Why I choose positive reward training methods
Punishment ‘works’ by exposing the dog to stimuli that they do not like. The dog will avoid performing that behaviour again because the outcome is not pleasant. The dog has not learned anything other than by doing A, B will occur so I won’t do A as I don’t like B so will avoid it.
But what is the effect of punishment on the dog? That’s the unknown bit. No one can predict what the dog will experience when it is exposed to something it does not like. But if whatever has happened has resulted in the behaviour being avoided it means that there will be some form of impact on the dog. Otherwise, it would not have had the effect.
Punishment can cause dogs to become anxious, fearful, aggressive, have obsessive disorders and change personality and create a poor relationship with its owners.
Reward-based training creates learning. That is a fact that has been proven by B.F Skinner, Pavlov and other great psychologists.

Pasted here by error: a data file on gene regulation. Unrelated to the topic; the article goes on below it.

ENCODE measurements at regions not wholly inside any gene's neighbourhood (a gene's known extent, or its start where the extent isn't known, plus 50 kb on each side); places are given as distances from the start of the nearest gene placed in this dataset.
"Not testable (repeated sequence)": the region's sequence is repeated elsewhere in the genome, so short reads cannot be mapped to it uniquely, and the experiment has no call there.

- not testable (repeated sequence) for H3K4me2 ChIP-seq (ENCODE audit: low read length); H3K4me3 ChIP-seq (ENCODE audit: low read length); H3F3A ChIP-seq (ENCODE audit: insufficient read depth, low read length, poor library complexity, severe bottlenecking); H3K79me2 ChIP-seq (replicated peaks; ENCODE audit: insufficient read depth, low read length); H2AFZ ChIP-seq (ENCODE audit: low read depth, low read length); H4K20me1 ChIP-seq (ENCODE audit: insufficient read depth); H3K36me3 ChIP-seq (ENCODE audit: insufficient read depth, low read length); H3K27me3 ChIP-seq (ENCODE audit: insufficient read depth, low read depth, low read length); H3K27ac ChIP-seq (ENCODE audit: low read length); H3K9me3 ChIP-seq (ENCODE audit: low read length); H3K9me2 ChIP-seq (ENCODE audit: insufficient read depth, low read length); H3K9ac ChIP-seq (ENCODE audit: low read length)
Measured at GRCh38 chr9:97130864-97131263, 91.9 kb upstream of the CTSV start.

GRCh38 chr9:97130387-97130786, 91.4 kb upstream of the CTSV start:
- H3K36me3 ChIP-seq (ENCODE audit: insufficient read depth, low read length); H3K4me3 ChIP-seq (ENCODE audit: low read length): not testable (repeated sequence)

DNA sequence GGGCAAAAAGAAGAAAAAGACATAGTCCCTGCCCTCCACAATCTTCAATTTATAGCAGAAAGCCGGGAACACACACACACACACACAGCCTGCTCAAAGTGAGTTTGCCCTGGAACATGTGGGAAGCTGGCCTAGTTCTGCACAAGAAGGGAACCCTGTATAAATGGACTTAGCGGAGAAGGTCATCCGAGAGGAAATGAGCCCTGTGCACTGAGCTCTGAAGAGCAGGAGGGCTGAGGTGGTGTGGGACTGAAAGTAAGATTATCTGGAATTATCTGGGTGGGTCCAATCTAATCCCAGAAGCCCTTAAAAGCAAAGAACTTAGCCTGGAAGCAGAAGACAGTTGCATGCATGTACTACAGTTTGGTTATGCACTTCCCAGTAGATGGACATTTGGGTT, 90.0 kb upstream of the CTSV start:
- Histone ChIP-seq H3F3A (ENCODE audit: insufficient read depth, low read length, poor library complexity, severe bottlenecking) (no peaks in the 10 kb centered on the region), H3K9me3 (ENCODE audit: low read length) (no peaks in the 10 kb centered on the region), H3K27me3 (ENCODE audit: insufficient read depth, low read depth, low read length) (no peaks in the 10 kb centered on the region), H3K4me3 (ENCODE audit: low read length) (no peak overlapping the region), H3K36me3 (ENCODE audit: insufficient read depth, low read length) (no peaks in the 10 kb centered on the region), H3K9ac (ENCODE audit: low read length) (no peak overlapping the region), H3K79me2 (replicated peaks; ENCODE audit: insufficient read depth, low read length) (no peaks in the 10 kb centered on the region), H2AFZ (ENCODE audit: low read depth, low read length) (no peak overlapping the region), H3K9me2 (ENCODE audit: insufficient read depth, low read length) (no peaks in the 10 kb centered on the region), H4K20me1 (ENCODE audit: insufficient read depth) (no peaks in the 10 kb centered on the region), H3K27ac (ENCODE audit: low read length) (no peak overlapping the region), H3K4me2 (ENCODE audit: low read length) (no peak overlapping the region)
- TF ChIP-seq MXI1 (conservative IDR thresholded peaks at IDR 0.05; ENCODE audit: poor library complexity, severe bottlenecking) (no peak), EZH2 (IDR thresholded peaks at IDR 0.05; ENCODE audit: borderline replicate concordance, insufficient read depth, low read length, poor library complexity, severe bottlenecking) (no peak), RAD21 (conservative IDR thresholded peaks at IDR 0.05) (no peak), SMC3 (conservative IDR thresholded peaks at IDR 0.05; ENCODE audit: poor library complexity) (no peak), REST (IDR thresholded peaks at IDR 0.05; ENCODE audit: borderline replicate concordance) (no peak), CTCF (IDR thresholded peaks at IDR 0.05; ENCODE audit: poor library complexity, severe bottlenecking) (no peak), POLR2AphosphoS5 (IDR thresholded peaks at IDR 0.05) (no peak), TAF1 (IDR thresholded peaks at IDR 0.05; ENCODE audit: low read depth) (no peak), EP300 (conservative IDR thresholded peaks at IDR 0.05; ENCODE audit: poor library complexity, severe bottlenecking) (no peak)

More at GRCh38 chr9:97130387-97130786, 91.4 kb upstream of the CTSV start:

When a dog predicts a reward, dopamine is released in the brain. Dopamine neurons reach parts of the brain that affects learning. If the dog receives a reward and the reward is higher than predicted. (generally, food with dogs is the greatest reward ever!) then that behaviour will be repeated again.
If the reward is less than expected or no reward, there will be no dopamine release and no change in behaviour.
In conclusion, dogs who receive a reward that they value after good behaviour will have learnt to repeat that behaviour again.
Next time someone says to you rewarding is bribing, you can then tell them that rewarding is learning.
That is why I choose reward-based and avoid punishment (not avoid, I just don’t). Learning takes longer, but it lasts longer and its kinder, and will build a great relationship with your dog.